Apprentice winner Michelle Dewberry opens up on depression

She became a household name after she won the battle of the boardroom to be crowned Lord Alan Sugar’s second ever The Apprentice winner in 2006.

But away from the cameras, Michelle Dewberry was fighting a private struggle with depression that became all-consuming and saw her try to take her own life in 2012.

Now the 37-year-old star has decided to speak exclusively to MailOnline about her mental health troubles, which began when she was a teenager.

Michelle hopes that by speaking out she can help crush the stigma associated with mental health problems. 

 She reveals it was the thought of adding to her mother’s grief that stopped her from ending it all.  

Her family had already lost her elder sister, Fiona Kaye, who was just 19 when she plunged 70ft to her death from a tower block in West Hull in 1996, when Michelle was 16.

Taking about when she found herself at her lowest ebb, she said: ‘I just did not want to be alive. I had this constant absolute certainty that I just wanted to die.  

Michelle Dewberry found fame as Lord Alan Sugar’s second ever winner of The Apprentice back in 2006

The 37-year-old said the thought of adding to her mother's grief stopped her from taking her own life

The 37-year-old said the thought of adding to her mother’s grief stopped her from taking her own life

‘It was like being in a dark room all the time and not being able to see the way out. I had this constant knot of anxiety in my stomach.

‘The only reason I didn’t was the thought of hurting my family. Losing my sister Fiona, who was my best friend – I saw my mother’s pain and I couldn’t do that to her again.’ 

Michelle has also revealed her childhood was blighted by money struggles and she is estranged from her father.

Sharing a three-bedroom terraced house in a council estate with her five siblings – Fiona, Karl, Clair, Marc and Paul – Michelle was only allowed one light on in the house at a time and the family didn’t even have a fridge.

But the businesswoman said her working-class roots inspired her to succeed. 

An invisible illness

Michelle – who set up her own recruitment consultancy and became a Sky News presenter after her stint on reality TV show The Apprentice – describes depression as an ‘invisible illness’ that she hopes people can be more open about. 

She said: ‘When I had those suicidal thoughts, nothing bad had happened. I can’t speak for everyone with depression, but my problems have not triggered by events or things going wrong.

‘There’s a difference between being sad about something, like being dumped or losing your job. That’s a natural reaction.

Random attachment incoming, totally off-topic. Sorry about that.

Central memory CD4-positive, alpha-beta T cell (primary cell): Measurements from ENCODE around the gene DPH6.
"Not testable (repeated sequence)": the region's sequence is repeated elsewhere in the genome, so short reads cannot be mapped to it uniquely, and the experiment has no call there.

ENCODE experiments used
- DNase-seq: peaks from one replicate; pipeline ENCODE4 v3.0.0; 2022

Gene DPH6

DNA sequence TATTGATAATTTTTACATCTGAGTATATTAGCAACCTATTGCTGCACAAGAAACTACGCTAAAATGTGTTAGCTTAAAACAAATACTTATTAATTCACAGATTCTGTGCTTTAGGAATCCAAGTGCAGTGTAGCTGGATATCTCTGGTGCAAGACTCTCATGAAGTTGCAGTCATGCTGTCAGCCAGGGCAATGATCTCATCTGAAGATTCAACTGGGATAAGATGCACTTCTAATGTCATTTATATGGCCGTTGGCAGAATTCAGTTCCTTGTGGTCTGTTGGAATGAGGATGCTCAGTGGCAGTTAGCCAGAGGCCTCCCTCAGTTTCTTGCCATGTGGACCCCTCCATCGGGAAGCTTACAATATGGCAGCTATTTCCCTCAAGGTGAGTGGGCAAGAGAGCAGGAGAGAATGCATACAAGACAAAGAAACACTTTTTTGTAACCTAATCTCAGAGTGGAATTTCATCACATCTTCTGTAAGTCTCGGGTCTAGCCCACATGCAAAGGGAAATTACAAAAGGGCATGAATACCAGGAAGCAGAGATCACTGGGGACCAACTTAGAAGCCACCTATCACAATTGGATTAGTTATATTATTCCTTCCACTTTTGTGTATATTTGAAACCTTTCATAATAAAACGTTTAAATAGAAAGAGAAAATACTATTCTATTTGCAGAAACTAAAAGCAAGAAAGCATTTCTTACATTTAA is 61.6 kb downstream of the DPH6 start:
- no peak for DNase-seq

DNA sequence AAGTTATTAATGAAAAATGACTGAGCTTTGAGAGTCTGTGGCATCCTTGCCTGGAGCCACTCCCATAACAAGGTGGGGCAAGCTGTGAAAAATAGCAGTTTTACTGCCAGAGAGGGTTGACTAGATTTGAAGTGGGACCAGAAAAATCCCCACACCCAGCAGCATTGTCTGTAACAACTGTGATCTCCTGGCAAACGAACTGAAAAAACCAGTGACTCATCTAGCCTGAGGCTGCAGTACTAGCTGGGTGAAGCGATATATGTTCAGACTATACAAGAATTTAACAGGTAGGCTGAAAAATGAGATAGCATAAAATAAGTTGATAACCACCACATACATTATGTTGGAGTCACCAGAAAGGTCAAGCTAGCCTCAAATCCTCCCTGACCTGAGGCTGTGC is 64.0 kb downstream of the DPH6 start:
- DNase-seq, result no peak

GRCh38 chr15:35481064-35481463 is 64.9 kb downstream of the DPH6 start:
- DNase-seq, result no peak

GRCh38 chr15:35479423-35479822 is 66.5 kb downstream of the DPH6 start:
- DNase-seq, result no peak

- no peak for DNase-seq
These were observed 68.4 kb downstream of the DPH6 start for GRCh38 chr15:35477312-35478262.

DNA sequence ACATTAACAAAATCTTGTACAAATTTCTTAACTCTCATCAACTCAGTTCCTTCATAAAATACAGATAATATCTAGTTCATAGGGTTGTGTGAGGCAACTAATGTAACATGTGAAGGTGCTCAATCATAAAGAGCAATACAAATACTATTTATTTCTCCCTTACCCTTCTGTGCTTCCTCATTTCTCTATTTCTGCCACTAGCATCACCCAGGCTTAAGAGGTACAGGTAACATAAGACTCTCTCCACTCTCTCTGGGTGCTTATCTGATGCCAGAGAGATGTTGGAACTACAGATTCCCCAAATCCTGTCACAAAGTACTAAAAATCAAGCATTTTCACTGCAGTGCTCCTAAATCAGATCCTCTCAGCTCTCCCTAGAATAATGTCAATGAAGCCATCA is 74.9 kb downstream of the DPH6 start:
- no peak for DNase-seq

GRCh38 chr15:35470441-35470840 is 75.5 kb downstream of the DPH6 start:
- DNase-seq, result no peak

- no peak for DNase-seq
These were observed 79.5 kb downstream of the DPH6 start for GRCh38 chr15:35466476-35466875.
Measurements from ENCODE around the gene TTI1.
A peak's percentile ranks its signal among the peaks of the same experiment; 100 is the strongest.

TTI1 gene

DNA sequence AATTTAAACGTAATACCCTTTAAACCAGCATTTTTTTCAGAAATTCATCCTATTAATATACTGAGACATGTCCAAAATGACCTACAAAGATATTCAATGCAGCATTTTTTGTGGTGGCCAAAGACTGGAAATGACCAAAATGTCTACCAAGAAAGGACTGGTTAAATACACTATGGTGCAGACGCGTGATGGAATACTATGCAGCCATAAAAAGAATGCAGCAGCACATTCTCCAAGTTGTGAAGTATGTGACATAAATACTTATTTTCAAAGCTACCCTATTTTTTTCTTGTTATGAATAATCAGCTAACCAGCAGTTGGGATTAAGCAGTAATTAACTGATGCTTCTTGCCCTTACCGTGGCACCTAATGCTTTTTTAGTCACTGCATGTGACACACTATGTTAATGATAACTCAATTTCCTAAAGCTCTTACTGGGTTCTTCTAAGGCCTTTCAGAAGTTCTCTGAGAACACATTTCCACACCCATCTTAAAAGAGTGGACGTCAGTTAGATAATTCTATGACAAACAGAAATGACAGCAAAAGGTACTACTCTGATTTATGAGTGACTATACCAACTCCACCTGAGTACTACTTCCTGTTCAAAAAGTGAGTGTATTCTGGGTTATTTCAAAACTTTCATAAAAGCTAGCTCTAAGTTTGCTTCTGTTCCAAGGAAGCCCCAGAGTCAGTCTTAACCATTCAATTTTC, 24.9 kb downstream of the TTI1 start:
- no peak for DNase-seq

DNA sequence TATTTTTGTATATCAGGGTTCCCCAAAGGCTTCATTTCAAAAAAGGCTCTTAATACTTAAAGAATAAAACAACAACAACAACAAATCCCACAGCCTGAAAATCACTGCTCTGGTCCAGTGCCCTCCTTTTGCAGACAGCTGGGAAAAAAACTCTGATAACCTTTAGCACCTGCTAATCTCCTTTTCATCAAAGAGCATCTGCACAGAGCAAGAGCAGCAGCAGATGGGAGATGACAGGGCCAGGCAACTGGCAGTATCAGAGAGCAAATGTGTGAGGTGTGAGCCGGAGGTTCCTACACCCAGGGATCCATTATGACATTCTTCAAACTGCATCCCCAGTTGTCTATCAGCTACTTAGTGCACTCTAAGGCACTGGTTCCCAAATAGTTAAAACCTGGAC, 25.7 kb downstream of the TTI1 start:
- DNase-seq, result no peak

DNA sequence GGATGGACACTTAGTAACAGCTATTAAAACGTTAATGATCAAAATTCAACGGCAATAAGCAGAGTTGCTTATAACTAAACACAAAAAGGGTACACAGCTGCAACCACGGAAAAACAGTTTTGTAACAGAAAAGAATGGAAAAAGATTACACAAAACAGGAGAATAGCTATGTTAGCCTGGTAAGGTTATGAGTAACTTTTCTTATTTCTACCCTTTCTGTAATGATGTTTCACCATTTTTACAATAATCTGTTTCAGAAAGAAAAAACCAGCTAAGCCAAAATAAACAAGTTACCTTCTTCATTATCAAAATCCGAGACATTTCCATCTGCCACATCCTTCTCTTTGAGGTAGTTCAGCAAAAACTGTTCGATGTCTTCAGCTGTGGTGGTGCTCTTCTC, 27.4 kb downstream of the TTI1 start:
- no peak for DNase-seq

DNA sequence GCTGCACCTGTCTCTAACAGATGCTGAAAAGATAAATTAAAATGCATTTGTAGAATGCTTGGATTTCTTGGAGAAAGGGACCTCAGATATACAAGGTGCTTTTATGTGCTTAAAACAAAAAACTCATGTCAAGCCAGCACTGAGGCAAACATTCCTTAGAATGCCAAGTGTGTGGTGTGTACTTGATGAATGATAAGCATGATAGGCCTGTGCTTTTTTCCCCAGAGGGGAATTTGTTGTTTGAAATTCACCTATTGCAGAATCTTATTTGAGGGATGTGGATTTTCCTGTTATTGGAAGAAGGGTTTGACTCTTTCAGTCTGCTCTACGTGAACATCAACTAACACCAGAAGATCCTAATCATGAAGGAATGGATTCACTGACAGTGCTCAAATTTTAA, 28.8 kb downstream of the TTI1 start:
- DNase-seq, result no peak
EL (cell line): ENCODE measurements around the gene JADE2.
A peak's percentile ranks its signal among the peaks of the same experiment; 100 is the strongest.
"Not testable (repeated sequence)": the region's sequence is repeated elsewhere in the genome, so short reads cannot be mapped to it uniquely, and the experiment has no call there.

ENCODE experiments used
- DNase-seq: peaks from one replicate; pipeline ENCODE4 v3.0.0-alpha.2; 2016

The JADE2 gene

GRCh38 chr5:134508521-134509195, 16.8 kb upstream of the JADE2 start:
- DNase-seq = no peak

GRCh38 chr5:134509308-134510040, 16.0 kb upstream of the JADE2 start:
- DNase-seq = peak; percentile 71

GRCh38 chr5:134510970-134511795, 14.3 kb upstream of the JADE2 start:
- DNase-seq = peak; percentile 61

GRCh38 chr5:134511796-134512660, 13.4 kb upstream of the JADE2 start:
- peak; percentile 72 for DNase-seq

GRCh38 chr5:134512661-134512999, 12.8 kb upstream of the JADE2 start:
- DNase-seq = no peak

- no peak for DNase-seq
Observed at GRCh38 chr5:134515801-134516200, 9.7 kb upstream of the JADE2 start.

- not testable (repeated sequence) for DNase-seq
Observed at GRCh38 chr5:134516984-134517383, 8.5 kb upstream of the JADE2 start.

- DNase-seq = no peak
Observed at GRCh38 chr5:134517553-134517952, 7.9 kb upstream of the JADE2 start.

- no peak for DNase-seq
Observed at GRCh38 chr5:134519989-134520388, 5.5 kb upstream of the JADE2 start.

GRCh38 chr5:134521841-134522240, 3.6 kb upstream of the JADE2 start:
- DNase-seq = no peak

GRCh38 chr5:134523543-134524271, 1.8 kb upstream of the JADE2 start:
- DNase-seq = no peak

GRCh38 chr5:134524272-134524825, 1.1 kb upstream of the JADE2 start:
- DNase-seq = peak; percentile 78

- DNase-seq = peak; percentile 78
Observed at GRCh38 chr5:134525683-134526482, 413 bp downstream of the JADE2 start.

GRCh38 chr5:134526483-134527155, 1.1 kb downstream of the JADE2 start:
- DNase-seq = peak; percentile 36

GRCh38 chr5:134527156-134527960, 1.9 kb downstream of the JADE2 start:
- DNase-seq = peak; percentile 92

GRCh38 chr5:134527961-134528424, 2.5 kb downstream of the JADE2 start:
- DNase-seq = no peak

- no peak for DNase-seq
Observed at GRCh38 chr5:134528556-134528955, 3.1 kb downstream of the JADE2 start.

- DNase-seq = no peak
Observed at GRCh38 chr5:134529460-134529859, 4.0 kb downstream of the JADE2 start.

‘Clinical depression is an illness and its debilitating. Outwardly, I looked fine to other people. 

The star felt compelled to get better for the sake of her mother

The former reality star – who became a Sky News presenter after stint on reality TV – felt compelled to get better for the sake of her mother

‘If you go through the tick boxes we all want – great career, own house, friends etc then I had them all ticked. It’s what makes it harder for other people to understand.’ 

Michelle said a combination of medication and therapy brought her out of those dark times and self-help methods now keep her mental health in check.

‘I have been on anti-depressants and I have had lots of therapy. I don’t think there’s any shame in it. 

‘I will always have depression but I have developed ways of coping with it. If I start to feel down, I take extra care to eat healthy and get some exercise.

‘I drag myself out of bed an get outdoors. It’s about being kind to yourself. I don’t take my mental health for granted anymore.’ 

Inspiring others

The former employee of Lord Alan Sugar – who has worked with The Prince’s Trust as well as Women’s Aid’s Give Me Shelter campaign and Comic Relief – is determined to help others with by sharing her story.

‘I hope to help others, that’s really my passion now. No-one deserves to live their live feeling sad.

‘I believe it takes great strength to reach out and ask for help.’ 

Michelle hopes to reach out to other sufferers of depression and encourage them to seek help

Michelle hopes to reach out to other sufferers of depression and encourage them to seek help

Michelle is now in talks to establish an accreditation scheme to offer workplaces with an award for having practices to boost their employees’ mental health.  

Examples of improvements she hopes employers will make include providing a quiet room for their staff to take time out in and offering counselling services in their benefits package.

She is also in the process of setting up a YouTube channel to share her experiences, advice and tips.